The key points you need to know before considering appeal is:
Do you suspect a mistake (eg that the council has not taken into account your correct address or faith or sibling criteria and therefore refused you a place that should rightfully be yours)?

Does the school/s you want have 30 children per class or less (or multiples of 30 eg a 45 intake still indicated class sizes of 30 overall)

FrameyMcFrame Mon 15-Apr-13 19:30:49

Just out of interest, how would I know if they had made a mistake on our application?
Can I ask for the data?

tiggytape Mon 15-Apr-13 19:32:02

Framey - the law on class sizes still stands
An appeal panel has its hands totally tied in that respect and no matter how compelling your reasons, they cannot allow an appeal if it will take the numbers over 30.

The reasosn class sizes over 30 exists (as discussed in the article) is:
- people winning at appeal because the council messed up the allocations and directly cost them a place that was rightfully theirs
- children with statements being admitted outside the usual admission round
- Fair Access Protocol (where children move to an area and every school is full so emergency measures exist to force a local school to take a child who would otherwise have no place at all)

The change about employing teachers will not make it any easier for extra children to be added to a class of 30. It just means the school won't have to pay for an extra teacher when / if any of the above things happen.

FrameyMcFrame Mon 15-Apr-13 19:32:47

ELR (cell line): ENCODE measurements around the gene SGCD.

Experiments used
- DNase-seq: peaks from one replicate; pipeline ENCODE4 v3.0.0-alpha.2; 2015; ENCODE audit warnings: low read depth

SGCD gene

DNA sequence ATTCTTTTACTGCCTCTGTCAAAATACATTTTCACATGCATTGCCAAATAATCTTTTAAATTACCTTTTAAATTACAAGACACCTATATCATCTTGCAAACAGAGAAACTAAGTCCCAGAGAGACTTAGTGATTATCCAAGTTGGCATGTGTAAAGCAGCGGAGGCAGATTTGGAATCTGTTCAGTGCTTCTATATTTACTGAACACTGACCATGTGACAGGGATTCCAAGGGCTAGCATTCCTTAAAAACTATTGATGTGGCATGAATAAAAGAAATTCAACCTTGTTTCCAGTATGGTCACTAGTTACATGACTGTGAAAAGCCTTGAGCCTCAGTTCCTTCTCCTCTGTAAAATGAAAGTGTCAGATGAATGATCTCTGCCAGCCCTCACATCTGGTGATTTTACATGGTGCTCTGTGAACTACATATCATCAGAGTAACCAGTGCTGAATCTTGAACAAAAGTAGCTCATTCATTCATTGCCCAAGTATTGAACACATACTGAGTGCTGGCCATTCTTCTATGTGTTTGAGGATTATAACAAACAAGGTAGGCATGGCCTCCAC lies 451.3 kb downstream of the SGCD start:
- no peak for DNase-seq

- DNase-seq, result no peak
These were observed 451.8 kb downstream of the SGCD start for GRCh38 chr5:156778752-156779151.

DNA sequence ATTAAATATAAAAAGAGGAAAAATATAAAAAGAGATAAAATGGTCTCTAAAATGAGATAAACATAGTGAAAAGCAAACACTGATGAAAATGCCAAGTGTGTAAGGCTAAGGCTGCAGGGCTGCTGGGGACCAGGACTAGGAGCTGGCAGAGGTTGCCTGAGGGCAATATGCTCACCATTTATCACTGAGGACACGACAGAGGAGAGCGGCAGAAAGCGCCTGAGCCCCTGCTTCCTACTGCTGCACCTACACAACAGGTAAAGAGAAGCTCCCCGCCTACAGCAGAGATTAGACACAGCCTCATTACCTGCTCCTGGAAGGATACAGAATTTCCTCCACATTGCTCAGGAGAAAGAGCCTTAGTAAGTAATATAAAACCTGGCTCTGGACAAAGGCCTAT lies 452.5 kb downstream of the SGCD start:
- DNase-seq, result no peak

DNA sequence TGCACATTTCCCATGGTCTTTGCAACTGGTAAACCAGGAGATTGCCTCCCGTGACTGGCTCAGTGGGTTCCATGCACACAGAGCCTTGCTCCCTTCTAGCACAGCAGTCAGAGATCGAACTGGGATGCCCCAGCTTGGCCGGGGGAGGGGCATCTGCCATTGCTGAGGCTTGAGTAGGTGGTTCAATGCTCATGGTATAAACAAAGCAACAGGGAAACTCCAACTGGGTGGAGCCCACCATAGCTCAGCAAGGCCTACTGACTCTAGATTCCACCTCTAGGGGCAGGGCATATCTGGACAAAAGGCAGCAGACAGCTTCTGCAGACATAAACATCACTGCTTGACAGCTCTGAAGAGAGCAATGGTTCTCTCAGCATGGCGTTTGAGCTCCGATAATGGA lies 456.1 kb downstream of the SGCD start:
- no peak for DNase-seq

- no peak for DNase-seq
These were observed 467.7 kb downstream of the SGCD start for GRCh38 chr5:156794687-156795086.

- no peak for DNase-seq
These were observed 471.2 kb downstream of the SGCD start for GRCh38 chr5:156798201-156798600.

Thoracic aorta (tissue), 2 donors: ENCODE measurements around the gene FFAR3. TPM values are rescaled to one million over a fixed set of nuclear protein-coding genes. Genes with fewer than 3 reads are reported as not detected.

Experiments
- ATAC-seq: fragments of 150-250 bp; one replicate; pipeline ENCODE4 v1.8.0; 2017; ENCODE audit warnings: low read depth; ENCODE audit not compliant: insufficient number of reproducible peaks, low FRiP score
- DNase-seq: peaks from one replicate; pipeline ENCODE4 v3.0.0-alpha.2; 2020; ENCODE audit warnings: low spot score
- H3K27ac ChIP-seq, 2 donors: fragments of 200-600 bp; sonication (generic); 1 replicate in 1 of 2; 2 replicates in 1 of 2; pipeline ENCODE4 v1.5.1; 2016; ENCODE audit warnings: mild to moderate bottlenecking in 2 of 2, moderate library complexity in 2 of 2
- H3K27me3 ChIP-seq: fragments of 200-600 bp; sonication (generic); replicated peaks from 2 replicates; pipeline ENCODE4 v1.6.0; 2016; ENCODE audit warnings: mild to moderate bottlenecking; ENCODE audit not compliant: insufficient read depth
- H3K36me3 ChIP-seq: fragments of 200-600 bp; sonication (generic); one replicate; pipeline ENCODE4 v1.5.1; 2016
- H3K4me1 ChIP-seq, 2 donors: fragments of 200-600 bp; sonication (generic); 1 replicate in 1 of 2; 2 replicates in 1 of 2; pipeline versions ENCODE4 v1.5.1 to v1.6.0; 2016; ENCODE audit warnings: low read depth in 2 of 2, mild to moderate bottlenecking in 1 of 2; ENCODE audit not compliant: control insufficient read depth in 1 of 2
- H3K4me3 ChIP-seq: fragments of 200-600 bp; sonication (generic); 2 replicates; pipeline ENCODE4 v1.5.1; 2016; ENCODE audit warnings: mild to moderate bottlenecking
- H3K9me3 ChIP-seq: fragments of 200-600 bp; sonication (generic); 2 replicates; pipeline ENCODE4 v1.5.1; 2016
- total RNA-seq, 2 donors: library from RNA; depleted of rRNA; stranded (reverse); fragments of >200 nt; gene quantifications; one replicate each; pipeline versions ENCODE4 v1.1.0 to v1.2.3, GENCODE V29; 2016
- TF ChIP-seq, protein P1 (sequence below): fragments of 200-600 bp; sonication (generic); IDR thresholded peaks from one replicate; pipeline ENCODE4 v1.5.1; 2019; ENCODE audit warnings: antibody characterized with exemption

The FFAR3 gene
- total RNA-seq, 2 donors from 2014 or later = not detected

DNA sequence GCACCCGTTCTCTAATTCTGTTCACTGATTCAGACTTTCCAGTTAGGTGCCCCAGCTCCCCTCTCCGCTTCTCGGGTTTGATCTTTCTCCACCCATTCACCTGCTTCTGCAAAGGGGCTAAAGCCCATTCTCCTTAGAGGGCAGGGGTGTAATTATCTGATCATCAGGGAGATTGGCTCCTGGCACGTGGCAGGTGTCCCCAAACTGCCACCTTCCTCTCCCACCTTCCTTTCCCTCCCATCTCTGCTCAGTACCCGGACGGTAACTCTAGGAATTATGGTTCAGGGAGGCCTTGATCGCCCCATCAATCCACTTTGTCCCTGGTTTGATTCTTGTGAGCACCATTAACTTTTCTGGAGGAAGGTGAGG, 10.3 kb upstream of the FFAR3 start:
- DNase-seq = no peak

Our LEA website also states that we can't even ask what place our child is on a waiting list because they won't tell us...

tiggytape Mon 15-Apr-13 19:35:56

Re mistakes:
Ask 'which admission category was my application considered under?'
(then look at the published criteria in the LA booklet and see if you agree they put you in the right one eg number 4. distance only or number 3. sibling at the school already)

Then ask 'what was the last distance offered to a person in that category if any from that category got in?'
(then ask if you you live further away than that using the criteria the LA use for distance calculations. Check if that sound right. If not ask for way the distance was calculated and for it to be checked).

SquirrelNuts Mon 15-Apr-13 19:44:52

yes i will try and appeal but wont be getting my hopes up.
I asked for the admission distance and how many people also didnt get in and i was given this information.
Good luck!

FrameyMcFrame Mon 15-Apr-13 20:45:59

Good luck Squirrel.

LivingThings Tue 16-Apr-13 14:28:11

Same here. I live on the county line and didnt get in to the two closest schools which i was out of catchment for
. Now faced with a five mile drive to another town. Luckily the school is actually fine - just too far away.

jellysmum77 Tue 16-Apr-13 17:46:08

I was very interested reading this thread as we have today been offered our second choice school and have been advised by pupil services to appeal and join the waiting list.
Our circumstances are that we lived in the catchment for this school, my daughter attended and we still own our house there. We moved to another authority last year but it hasn't worked out so we will be moving back to the same house in August and the head has already told us that our daughter will have her place back. We were told when we applied that we should apply through the authority we live in now and explain the circumstances i.e. by Sept we will be in zone and my son will have a sibling at the school. Today we have been told that that as we lived in this area when we applied then the other circumstances were not taken into account. The school we want already has 30 in reception.